The Great Smoky Mountains are sometimes called "The Salamander Capital of the World". On an individual basis, salamanders (known colloquially as "spring lizards") outnumber all other vertebrates—birds, bears, fish, raccoons, humans, bats, deer, etc.—in these mountains. But it's not just that there are lots of salamanders here—there are many different kinds of salamanders here: twenty-five to thirty species, more or less. The "more or less" depends on who you ask, and when: several currently recognized species have been lumped with other, more widely-ranging species in the past, and some experts believe that there is more splitting to be done. There is a consensus, however, on one fact—the southern Appalachians, and the Smokies in particular, boast a greater diversity of plethodontids or lungless salamanders than anywhere else on the planet.
The Jordan's salamander (Plethodon jordani) is endemic to Great Smoky Mountains National Park; another species, the imitator salamander (Desmognathus imitator) is restricted to the Smokies and the adjacent Balsam Mountains. Because mountains have much in common with islands, these and several other high-elevation amphibian species may be particularly vulnerable to global warming: as the climate grows warmer, their habitat shrinks; with nowhere to go but up, they might eventually run out of space if current temperature trends are not reversed. At present, however, the Jordan's salamander is quite abundant within its limited range. The imitator is somewhat less so, but that is to be expected: it is a Batesian mimic taking advantage of its similarity in appearance to the unpalatable Jordan's; this form of mimicry is most effective when the mimic is relatively uncommon and predators are more likely to encounter the genuine (distasteful) article. Interestingly, though, only some imitators look like Jordan's; where imitator salamanders co-occur with Santeetlah salamanders (Desmognathus santeetlah) or Ocoee salamanders (D. ocoee), some individuals look like those species, which predators are not known to find aversive.
...All of which goes to illustrate a basic point about plethodontid salamanders: they're confusing as hell. Hardly any of these species are uniform in appearance, most look very similar (in some guises) to other species, many hybridize at least occasionally, and even if you're a professional herpetologist with DNA samples and a fully-equipped lab, no identification will be forever beyond dispute because salamander taxonomists agree on very little. Evolution is an ongoing process, after all, and not always conducive to neat little boxes.
With those caveats in mind, let's take a look at a couple of low- to mid-elevation 'manders.
Spotted dusky salamanders (Desmognathus conanti) are widely distributed across the Southeast, and are generally found at lower elevations in the Smokies. These were found at Laurel Creek, between Townsend and Cades Cove, on the Tennessee side of the park. (They were captured in water and placed on the sandy bank for photographic purposes, then returned to their stream.)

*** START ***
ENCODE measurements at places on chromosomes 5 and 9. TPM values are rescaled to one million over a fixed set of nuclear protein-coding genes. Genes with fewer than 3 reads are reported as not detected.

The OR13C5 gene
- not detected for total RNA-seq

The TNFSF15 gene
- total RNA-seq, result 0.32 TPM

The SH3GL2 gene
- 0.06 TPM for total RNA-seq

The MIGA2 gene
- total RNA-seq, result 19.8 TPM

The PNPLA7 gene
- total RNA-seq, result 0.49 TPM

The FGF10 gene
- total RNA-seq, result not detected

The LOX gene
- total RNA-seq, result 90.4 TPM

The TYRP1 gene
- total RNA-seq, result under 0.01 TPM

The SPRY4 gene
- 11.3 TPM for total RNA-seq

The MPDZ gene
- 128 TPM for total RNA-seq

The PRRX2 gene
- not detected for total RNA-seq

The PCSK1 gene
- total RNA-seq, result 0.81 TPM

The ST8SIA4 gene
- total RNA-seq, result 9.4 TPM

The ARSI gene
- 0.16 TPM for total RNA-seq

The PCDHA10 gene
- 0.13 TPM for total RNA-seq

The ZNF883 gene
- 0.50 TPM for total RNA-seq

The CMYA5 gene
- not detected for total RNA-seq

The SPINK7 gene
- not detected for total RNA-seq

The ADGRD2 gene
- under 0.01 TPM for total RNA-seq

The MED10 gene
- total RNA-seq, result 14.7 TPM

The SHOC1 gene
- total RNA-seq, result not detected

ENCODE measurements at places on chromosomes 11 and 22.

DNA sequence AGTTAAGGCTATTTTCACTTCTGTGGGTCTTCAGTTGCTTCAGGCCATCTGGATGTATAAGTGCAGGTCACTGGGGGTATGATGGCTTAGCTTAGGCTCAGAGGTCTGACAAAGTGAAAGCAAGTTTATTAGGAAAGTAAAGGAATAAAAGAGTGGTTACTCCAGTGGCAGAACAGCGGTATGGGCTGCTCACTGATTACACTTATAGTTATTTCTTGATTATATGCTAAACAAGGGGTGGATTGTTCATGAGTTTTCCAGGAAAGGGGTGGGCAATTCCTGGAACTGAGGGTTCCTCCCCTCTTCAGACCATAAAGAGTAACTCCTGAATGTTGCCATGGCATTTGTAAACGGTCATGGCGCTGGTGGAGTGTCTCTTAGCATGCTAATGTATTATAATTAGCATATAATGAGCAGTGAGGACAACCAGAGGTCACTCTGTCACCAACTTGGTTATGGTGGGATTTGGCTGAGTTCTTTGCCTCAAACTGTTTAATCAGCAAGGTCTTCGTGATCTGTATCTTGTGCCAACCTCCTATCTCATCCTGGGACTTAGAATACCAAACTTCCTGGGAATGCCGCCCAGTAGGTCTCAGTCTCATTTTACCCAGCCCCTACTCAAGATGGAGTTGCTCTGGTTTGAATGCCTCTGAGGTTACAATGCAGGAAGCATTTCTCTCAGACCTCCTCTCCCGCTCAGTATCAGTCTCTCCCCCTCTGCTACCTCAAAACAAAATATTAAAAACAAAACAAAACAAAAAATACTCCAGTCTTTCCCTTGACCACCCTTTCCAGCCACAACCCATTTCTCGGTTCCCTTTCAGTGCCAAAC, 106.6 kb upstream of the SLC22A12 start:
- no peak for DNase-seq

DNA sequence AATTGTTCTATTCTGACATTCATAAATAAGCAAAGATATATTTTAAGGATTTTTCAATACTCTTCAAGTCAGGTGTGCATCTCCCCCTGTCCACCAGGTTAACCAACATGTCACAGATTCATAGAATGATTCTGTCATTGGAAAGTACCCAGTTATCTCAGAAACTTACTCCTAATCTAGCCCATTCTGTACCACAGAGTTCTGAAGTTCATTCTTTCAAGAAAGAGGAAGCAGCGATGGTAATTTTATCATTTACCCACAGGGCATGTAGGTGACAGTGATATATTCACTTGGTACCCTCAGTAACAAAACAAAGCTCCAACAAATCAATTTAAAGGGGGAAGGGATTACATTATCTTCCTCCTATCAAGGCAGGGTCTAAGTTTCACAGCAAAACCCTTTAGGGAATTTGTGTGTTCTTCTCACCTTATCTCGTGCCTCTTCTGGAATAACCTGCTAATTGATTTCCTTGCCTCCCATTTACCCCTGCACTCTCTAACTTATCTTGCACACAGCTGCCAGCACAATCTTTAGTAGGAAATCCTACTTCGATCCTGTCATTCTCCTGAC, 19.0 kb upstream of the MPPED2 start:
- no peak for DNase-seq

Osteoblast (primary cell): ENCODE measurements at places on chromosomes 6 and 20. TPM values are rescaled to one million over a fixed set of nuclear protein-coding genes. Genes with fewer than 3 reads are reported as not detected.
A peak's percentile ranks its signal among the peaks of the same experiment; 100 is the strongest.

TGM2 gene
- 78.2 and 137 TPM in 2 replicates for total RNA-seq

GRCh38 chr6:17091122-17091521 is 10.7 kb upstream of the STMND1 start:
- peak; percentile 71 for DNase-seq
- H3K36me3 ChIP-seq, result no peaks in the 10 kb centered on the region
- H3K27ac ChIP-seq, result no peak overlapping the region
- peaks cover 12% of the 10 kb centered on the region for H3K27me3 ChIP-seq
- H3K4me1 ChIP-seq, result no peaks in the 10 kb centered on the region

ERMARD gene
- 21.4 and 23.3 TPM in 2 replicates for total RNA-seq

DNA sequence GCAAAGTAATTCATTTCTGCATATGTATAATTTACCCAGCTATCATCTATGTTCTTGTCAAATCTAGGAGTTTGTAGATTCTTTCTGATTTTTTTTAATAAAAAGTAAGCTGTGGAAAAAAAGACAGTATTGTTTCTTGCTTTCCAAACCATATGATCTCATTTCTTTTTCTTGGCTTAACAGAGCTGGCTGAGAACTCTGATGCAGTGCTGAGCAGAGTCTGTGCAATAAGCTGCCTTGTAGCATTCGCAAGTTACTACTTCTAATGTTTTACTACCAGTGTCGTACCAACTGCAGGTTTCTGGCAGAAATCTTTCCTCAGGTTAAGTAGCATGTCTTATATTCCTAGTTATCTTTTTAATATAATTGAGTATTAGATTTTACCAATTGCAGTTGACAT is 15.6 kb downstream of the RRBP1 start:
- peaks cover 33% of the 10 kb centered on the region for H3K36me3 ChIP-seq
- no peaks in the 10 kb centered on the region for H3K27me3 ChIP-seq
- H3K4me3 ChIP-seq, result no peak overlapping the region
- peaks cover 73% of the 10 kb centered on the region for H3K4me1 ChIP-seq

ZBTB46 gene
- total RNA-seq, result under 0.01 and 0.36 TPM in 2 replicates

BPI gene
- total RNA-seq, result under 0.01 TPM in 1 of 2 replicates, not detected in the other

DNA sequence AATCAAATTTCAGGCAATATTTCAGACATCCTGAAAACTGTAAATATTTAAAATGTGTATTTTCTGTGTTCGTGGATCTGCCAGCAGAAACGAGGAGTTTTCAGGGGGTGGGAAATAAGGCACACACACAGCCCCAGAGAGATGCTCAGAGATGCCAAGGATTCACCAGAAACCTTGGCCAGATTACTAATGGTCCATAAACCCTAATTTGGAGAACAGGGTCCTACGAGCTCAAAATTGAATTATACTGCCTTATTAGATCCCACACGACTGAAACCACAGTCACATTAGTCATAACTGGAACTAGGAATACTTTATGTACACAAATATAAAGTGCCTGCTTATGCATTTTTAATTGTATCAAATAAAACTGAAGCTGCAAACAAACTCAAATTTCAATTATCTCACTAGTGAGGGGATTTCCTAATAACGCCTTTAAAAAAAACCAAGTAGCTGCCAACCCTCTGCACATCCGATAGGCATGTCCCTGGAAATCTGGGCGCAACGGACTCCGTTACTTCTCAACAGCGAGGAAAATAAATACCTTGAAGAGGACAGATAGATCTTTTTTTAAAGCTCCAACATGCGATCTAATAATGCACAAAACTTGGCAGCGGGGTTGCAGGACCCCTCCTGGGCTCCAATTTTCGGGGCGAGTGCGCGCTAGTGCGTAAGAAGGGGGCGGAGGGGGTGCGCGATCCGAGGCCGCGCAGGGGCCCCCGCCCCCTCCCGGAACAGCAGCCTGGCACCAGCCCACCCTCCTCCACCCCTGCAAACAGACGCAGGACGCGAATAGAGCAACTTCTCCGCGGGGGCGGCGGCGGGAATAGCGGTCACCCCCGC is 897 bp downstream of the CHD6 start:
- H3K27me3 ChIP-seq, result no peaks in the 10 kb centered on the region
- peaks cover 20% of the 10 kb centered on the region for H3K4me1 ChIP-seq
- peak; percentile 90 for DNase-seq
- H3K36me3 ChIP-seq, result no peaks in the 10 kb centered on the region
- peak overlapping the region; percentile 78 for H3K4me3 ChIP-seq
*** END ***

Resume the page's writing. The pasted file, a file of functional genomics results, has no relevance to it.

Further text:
The next two photos might also represent D. conanti—note the similarity of color scheme if not pattern—but I believe they are in fact seal salamanders. Seal salamanders (Desmognathus monticola) also occur across the Southeast and are (surprise, surprise) quite variable. Stephen Tilley and James Huheey, authors of the handbook Reptiles & Amphibians of the Smokies, explain the common name: "Individuals are often observed during the daytime, posed on wet rocks in the spray of rushing streams with their heads raised to create profiles reminiscent of a seal's."
These next photos are definitely—well, you know, more or less definitely—seal salamanders. Still more variation here: dark grey with red markings...
...and nearly black. Incidentally, all of the photos I've attributed to seal salamanders are in situ shots from a single location on a small tributary creek of the Little River near the park entrance at Townsend.
By the way, if I've given the impression that scientists who study salamanders are contentious, it's only fair to point out that their subjects are as well. The dusky at lower left in the picture below (again, from near the park entrance at Townsend) had better be careful: seal salamanders are not at all shy about eating other salamanders, including their own kind.
A few tools to take with you for a salamandering expedition (this is not necessarily a comprehensive list):
- River shoes—something that can get wet and retain good traction. Felt-soled wading boots might be the perfect choice.
- Flashlight or headlamp for night-time or other low-light conditions. Red or green LEDs are the best choice, as they will not affect your night vision and tend not to disturb the animals.
- Clear plastic cups—indispensable for gently catching specimens, especially in the water. All amphibians in the park are protected by law, so be sure to return each individual to its capture site.
- Camera, preferably with a macro lens or setting.
- Tilley and Huheey, Reptiles & Amphibians of the Smokies, published by and available from the Great Smoky Mountains Association.
- C. Kenneth Dodd, Jr., The Amphibians of Great Smoky Mountains National Park, published by the University of Tennessee Press and also available from the Great Smoky Mountains Association.
- After being fed upon by mosquitos, you'll want something to stop the itch. But I do not recommend DEET or other chemical repellents to prevent mosquito bites: salamanders and other amphibians are sensitive to such chemicals, which are readily absorbed through their moist skin. Do the 'manders a favor: deal with mosquito bites after the fact.